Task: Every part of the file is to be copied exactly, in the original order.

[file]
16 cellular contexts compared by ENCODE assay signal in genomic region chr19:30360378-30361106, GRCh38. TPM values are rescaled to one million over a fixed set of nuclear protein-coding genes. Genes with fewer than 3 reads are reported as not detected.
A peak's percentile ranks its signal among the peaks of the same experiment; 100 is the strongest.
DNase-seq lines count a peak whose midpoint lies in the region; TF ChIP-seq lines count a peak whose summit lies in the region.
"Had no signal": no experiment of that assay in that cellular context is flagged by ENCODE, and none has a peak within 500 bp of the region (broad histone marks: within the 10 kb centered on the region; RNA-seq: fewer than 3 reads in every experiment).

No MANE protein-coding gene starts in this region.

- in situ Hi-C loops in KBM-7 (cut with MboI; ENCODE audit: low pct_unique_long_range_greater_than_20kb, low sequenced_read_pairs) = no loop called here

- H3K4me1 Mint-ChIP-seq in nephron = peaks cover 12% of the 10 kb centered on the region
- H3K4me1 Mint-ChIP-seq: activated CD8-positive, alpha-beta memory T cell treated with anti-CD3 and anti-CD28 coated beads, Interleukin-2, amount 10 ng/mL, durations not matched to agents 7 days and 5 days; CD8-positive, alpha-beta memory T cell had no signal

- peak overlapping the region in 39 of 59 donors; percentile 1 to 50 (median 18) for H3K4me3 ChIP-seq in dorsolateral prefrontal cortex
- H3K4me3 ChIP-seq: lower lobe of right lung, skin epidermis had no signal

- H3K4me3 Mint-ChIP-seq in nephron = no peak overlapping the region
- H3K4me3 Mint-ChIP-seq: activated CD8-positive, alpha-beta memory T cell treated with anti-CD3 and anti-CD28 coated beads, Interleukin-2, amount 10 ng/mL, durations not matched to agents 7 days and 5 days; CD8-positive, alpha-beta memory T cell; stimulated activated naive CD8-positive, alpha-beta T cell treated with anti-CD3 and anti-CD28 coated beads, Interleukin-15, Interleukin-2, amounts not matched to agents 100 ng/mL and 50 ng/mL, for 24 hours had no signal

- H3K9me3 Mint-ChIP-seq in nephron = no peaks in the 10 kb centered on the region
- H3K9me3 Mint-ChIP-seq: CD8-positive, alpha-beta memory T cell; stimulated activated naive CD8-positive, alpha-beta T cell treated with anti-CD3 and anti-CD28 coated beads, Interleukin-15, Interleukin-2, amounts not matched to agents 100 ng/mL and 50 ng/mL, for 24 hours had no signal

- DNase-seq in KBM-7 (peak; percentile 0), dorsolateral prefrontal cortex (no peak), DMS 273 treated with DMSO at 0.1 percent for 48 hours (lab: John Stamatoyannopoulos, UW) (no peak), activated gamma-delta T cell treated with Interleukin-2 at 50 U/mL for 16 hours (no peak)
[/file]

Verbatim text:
16 cellular contexts compared by ENCODE assay signal in genomic region chr19:30360378-30361106, GRCh38. TPM values are rescaled to one million over a fixed set of nuclear protein-coding genes. Genes with fewer than 3 reads are reported as not detected.
A peak's percentile ranks its signal among the peaks of the same experiment; 100 is the strongest.
DNase-seq lines count a peak whose midpoint lies in the region; TF ChIP-seq lines count a peak whose summit lies in the region.
"Had no signal": no experiment of that assay in that cellular context is flagged by ENCODE, and none has a peak within 500 bp of the region (broad histone marks: within the 10 kb centered on the region; RNA-seq: fewer than 3 reads in every experiment).

No MANE protein-coding gene starts in this region.

- in situ Hi-C loops in KBM-7 (cut with MboI; ENCODE audit: low pct_unique_long_range_greater_than_20kb, low sequenced_read_pairs) = no loop called here

- H3K4me1 Mint-ChIP-seq in nephron = peaks cover 12% of the 10 kb centered on the region
- H3K4me1 Mint-ChIP-seq: activated CD8-positive, alpha-beta memory T cell treated with anti-CD3 and anti-CD28 coated beads, Interleukin-2, amount 10 ng/mL, durations not matched to agents 7 days and 5 days; CD8-positive, alpha-beta memory T cell had no signal

- peak overlapping the region in 39 of 59 donors; percentile 1 to 50 (median 18) for H3K4me3 ChIP-seq in dorsolateral prefrontal cortex
- H3K4me3 ChIP-seq: lower lobe of right lung, skin epidermis had no signal

- H3K4me3 Mint-ChIP-seq in nephron = no peak overlapping the region
- H3K4me3 Mint-ChIP-seq: activated CD8-positive, alpha-beta memory T cell treated with anti-CD3 and anti-CD28 coated beads, Interleukin-2, amount 10 ng/mL, durations not matched to agents 7 days and 5 days; CD8-positive, alpha-beta memory T cell; stimulated activated naive CD8-positive, alpha-beta T cell treated with anti-CD3 and anti-CD28 coated beads, Interleukin-15, Interleukin-2, amounts not matched to agents 100 ng/mL and 50 ng/mL, for 24 hours had no signal

- H3K9me3 Mint-ChIP-seq in nephron = no peaks in the 10 kb centered on the region
- H3K9me3 Mint-ChIP-seq: CD8-positive, alpha-beta memory T cell; stimulated activated naive CD8-positive, alpha-beta T cell treated with anti-CD3 and anti-CD28 coated beads, Interleukin-15, Interleukin-2, amounts not matched to agents 100 ng/mL and 50 ng/mL, for 24 hours had no signal

- DNase-seq in KBM-7 (peak; percentile 0), dorsolateral prefrontal cortex (no peak), DMS 273 treated with DMSO at 0.1 percent for 48 hours (lab: John Stamatoyannopoulos, UW) (no peak), activated gamma-delta T cell treated with Interleukin-2 at 50 U/mL for 16 hours (no peak)